I think there is little chance that cruise will actually break with the cult. I suspect that he will continue to maintain a very low profile, as he is increasingly sensitive about protecting his star status for the remainder of his career. He’s got a difficult transition coming up as he nears age 60 , and he’s going to be hard-pressed to branch out beyond his current action star fan base. He doesn’t need another couch-jumping incident or another failed marriage as he works to transition from film star to actor.
Marty Rathbun won’t come to his senses
I’m not sure any of us knows what drove Marty to veer back towards Scientology over the last two years. Yes, we all have theories, but I don’t know if Marty even fully understands why he’s done what he did. But that won’t matter. Marty will continue to be irrelevant as an opinion leader for anyone, whether that is Scientology, independent Scientologists, or ex-Scientologists. No surprises there. If the true story of what happened ever comes out, nobody will care.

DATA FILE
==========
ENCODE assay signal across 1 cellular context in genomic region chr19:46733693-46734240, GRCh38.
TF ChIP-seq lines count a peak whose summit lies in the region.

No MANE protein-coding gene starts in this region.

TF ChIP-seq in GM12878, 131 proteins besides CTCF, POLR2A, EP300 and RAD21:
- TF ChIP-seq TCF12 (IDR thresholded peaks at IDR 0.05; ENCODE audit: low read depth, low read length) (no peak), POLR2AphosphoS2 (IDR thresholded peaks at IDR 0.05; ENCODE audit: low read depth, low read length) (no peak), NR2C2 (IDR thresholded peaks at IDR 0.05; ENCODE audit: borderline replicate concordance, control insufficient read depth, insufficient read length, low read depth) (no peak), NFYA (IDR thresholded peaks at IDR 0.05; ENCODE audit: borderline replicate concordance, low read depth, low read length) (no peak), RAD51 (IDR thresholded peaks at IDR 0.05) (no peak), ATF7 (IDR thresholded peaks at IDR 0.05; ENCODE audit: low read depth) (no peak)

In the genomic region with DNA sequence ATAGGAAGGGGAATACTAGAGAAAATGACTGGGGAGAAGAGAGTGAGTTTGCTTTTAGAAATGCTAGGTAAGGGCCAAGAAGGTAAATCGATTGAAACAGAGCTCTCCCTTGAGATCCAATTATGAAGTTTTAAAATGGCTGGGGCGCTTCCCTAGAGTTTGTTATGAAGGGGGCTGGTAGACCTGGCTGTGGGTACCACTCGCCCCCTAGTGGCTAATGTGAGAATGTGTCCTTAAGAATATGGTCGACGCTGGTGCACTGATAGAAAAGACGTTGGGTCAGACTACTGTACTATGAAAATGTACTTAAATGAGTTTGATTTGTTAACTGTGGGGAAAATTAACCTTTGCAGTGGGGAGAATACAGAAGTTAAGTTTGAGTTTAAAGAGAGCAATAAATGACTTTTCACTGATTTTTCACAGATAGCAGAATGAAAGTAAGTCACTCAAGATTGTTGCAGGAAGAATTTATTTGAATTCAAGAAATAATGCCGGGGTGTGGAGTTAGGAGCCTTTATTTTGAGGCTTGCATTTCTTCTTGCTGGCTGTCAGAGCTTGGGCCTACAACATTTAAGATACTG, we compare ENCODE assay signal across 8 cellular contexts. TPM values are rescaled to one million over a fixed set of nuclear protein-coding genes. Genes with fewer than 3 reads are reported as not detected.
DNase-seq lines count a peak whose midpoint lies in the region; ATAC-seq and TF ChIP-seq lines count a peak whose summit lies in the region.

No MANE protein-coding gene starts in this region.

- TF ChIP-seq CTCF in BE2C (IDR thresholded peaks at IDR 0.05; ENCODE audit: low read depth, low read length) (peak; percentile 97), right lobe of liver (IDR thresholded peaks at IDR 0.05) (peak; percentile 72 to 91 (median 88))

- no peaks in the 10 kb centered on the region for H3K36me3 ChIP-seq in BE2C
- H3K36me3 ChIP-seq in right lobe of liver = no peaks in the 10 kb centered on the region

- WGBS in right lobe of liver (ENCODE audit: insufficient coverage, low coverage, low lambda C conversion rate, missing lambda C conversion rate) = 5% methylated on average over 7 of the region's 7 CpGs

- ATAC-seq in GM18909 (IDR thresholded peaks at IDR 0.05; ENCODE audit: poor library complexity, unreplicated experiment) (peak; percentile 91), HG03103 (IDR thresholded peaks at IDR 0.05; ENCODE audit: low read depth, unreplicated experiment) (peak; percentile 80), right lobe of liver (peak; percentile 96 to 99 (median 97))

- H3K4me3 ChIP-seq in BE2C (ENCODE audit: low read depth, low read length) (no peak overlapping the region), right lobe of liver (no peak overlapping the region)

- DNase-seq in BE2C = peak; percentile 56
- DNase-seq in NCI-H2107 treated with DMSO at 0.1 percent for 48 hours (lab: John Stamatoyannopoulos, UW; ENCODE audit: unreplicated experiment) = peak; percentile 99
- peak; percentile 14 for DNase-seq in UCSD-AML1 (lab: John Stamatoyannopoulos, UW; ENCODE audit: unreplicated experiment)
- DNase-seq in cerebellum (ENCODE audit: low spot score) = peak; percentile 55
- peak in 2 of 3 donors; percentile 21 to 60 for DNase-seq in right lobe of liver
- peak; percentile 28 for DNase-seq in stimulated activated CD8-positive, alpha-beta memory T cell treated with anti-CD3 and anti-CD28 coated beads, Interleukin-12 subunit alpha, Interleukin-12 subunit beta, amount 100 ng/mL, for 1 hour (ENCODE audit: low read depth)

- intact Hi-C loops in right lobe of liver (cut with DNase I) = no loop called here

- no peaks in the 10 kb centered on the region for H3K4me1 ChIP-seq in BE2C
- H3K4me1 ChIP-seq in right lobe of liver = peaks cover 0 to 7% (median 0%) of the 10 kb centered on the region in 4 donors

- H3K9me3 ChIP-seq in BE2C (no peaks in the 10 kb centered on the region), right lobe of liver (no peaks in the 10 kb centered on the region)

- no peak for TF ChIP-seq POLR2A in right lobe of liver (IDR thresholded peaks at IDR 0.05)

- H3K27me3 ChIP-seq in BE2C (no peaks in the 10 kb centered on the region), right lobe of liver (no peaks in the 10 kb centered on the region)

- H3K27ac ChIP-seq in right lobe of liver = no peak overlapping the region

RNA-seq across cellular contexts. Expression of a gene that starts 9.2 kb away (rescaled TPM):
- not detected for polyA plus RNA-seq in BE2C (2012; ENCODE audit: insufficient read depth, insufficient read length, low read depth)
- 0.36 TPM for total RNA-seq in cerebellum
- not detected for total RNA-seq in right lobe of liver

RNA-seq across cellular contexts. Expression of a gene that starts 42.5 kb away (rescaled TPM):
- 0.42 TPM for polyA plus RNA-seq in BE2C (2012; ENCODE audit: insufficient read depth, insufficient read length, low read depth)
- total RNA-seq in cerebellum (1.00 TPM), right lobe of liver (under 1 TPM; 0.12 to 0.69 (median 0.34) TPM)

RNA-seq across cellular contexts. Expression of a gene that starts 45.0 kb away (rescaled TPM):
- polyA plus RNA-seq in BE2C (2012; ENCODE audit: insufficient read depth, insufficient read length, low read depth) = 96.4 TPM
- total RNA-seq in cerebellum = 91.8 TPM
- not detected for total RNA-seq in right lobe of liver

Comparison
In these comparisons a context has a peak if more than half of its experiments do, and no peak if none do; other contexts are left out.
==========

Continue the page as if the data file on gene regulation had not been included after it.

Bob Duggan will not speak out about Scientology
Billionaire Scientologist Bob Duggan has either diminished his participation in Scientology or left the church entirely. The creation of the $60 million foundation to fund various Scientology projects appears to be the quid pro quo for walking away without being hassled. Bob is in his early 70s, has a new girlfriend and a lot of money to spend, so it seems likely that he will just sail off into the sunset. Even if he is no longer a believer in Scientology, I think it is unlikely that he goes on the attack. In other words, don’t look for “I Spent $150 Million in this Stupid Cult and All I Got Was This Trophy” at your local Barnes & Noble anytime soon.
Scientology will not be shut down in Russia
One could easily connect the dots and conclude that the Russian government is on the cusp of banning Scientology completely. After all, they raided Scientology offices multiple times over the last few years and they recently completely shut down the Jehovah’s Witnesses church.